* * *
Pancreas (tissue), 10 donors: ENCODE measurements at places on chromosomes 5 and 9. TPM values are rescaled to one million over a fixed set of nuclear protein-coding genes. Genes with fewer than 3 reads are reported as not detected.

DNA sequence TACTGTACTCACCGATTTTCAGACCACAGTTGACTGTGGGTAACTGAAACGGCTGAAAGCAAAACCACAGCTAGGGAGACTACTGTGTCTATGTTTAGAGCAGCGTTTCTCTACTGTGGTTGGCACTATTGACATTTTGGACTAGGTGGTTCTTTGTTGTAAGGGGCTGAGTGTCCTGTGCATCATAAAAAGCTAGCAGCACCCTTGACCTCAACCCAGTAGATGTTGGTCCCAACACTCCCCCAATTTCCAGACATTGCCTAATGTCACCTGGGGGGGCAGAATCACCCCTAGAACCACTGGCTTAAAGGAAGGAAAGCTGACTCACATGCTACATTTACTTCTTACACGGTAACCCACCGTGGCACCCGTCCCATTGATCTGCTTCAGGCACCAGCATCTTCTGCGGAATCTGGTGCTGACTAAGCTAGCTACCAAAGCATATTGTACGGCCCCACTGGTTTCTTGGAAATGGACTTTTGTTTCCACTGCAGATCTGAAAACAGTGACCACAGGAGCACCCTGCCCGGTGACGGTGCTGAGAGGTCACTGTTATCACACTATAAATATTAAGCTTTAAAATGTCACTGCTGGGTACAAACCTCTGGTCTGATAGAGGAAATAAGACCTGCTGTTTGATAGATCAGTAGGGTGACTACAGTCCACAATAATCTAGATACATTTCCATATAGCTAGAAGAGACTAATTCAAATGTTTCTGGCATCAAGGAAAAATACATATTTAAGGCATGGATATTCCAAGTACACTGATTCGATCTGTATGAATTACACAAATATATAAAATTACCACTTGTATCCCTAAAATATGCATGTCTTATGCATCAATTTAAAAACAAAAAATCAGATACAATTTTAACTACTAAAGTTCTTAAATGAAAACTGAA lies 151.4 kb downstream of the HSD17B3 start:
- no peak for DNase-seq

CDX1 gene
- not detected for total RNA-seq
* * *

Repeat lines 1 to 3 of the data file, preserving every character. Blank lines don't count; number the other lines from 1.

Pancreas (tissue), 10 donors: ENCODE measurements at places on chromosomes 5 and 9. TPM values are rescaled to one million over a fixed set of nuclear protein-coding genes. Genes with fewer than 3 reads are reported as not detected.

DNA sequence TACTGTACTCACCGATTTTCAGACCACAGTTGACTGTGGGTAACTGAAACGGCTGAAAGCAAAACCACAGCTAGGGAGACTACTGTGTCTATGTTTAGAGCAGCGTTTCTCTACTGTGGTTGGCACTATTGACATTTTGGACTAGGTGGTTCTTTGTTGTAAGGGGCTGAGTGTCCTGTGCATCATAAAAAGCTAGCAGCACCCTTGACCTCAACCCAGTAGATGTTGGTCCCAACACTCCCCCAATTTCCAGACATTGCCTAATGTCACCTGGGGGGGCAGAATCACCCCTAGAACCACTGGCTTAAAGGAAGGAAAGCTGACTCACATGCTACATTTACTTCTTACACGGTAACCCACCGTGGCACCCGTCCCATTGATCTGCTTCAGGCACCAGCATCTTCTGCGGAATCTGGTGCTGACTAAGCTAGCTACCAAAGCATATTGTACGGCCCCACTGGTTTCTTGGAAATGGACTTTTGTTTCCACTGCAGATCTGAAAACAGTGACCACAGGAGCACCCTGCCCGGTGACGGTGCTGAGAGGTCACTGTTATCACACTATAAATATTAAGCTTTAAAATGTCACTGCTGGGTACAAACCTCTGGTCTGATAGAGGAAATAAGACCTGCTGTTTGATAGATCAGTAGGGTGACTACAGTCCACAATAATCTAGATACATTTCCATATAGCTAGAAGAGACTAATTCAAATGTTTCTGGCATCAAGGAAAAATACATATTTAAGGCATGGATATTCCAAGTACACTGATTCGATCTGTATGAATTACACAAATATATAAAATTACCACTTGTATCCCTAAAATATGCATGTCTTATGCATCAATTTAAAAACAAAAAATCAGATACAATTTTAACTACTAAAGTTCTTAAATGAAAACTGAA lies 151.4 kb downstream of the HSD17B3 start:
- no peak for DNase-seq